Bradley Jando | Thursday 30th September 2021 10:50am
If fuel prices are up but availability is down, you'll likely want to save as much fuel as you can. For many drivers, fuel is one of the biggest weekly expenses, so making it go further is invaluable.
This is especially the case for those who use their car to commute, as clocking up the miles also means burning through fuel and your bank balance. The consumption of fuel is bad news for the planet too.
While MOTs test fuel systems to ensure everything is working correctly, unfortunately, you can’t do anything about the fluctuating and ever-rising cost of fuel, but you can change your driving habits so that your car uses less of it.
The Kwik Fit team have put together a list of essential tips for eco-smart driving to cut your mileage and fuel bills down to size…
1. Slow down!
Speed is the most important factor affecting fuel consumption levels. If you were to slow down by just 10mph, your engine would use far less fuel.You’ll notice the biggest difference in fuel consumption when you’re travelling fast. The AA estimates that dropping from 80mph to 70mph on the motorway could cut fuel use by up to 25%. However, if you slow down from 70mph to 60mph on a smaller road, you’ll still use around 10% less fuel.
2. Read the road ahead
Smart, safe and sensible drivers will read the road ahead and anticipate any obstacles or changes that will mean they need to brake or accelerate.
This is not only good for safety, as the driver has the longest possible time to react, but it’s also good for fuel economy.If you can avoid sharp braking and harsh acceleration, you can save a small fortune on fuel costs. If you notice other cars braking ahead of you early enough, you can take your foot off the accelerator and slow down gradually rather than slamming on the brakes closer to the obstruction.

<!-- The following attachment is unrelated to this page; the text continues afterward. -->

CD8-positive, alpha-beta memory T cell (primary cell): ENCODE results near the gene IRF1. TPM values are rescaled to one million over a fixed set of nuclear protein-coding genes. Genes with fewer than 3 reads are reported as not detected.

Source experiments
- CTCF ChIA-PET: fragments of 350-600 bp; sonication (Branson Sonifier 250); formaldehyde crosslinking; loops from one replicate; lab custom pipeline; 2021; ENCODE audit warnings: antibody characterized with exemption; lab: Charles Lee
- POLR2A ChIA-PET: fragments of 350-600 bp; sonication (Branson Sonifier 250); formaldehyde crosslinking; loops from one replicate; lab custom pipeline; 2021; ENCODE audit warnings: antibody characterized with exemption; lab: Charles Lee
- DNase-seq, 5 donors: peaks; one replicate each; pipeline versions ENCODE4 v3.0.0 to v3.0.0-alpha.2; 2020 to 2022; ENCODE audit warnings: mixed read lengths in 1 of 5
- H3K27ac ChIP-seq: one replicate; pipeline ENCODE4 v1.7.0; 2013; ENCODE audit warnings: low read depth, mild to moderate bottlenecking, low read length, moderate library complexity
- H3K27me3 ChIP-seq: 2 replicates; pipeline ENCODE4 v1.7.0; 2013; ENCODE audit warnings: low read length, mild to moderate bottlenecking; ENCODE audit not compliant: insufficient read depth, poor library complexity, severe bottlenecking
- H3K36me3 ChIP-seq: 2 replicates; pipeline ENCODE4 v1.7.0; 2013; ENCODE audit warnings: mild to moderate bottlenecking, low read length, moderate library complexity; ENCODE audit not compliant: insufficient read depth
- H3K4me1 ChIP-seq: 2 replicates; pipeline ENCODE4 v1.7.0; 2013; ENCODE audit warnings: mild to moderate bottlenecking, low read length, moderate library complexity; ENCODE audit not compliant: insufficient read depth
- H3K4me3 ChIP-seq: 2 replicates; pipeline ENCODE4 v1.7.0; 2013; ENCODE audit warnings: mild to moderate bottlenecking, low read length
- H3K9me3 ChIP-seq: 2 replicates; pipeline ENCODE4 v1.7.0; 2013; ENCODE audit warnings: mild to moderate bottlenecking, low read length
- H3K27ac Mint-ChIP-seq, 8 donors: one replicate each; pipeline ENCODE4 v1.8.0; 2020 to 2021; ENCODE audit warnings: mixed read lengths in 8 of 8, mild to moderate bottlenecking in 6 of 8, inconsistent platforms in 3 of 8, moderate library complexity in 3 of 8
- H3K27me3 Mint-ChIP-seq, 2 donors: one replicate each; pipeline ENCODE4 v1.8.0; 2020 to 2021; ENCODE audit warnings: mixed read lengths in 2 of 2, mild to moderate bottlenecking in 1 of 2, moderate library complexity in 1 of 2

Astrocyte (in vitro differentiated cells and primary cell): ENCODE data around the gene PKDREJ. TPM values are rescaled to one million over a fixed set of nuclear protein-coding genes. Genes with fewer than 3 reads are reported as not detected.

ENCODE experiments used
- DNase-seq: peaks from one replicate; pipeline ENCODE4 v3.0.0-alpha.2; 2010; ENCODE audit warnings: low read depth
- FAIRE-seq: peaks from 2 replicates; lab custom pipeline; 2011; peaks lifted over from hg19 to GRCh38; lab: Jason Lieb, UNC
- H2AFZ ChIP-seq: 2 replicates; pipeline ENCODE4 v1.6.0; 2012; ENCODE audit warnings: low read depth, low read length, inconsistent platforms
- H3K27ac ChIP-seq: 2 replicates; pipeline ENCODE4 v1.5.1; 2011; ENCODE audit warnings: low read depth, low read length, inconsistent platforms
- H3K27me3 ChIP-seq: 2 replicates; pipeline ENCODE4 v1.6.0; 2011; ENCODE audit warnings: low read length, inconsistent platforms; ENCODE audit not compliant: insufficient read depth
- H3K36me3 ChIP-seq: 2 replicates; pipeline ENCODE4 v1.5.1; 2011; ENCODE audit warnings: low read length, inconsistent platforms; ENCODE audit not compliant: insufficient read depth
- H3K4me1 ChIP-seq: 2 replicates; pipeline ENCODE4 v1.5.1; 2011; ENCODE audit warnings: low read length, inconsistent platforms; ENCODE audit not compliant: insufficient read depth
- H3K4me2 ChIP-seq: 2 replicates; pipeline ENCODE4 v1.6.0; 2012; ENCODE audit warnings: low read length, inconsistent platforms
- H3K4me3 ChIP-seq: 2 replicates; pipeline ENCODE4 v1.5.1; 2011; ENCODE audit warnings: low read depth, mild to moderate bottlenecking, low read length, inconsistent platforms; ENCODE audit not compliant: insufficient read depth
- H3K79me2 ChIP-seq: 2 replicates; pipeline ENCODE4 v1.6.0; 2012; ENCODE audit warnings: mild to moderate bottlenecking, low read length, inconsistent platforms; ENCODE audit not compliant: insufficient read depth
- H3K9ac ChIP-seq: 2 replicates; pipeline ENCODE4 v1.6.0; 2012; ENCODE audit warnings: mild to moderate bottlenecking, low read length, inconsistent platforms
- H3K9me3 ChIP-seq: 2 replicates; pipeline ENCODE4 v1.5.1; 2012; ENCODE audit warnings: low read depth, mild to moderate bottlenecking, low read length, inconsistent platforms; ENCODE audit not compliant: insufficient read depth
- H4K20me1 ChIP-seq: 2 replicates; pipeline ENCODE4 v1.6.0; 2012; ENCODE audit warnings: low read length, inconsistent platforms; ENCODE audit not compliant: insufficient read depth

Make sure to always maintain a safe following distance and give yourself plenty of clearance from the car in front. Look to the road ahead of you, as well as what’s immediately in front, checking for traffic lights, slowed or stopped traffic and changes to the speed limit.
3. Drive gently
While you’re anticipating the road ahead, you can start to practise another eco-driving technique. This is driving smoothly and gently. You should aim to get up to speed gradually and start slowing down (by taking your foot off the accelerator) nice and early. Avoid braking hard for corners, slowing down gently instead ready to take the turn. It’s all about ‘easy does it’.
4. Make the most of momentum
Momentum is a fuel-saver’s best friend. With a few small changes to your driving habits, you can start making use of the natural momentum your car builds up as you drive. For example, accelerating a little before reaching a hill, using the extra momentum to get you over the top without having to rev the engine hard (which destroys fuel economy). Another example is easing off the accelerator when approaching traffic lights, rather than continuing to accelerate and braking when you get to the lights. You’ve built up the momentum, so make use of it rather than your fuel for these moments. They all add up.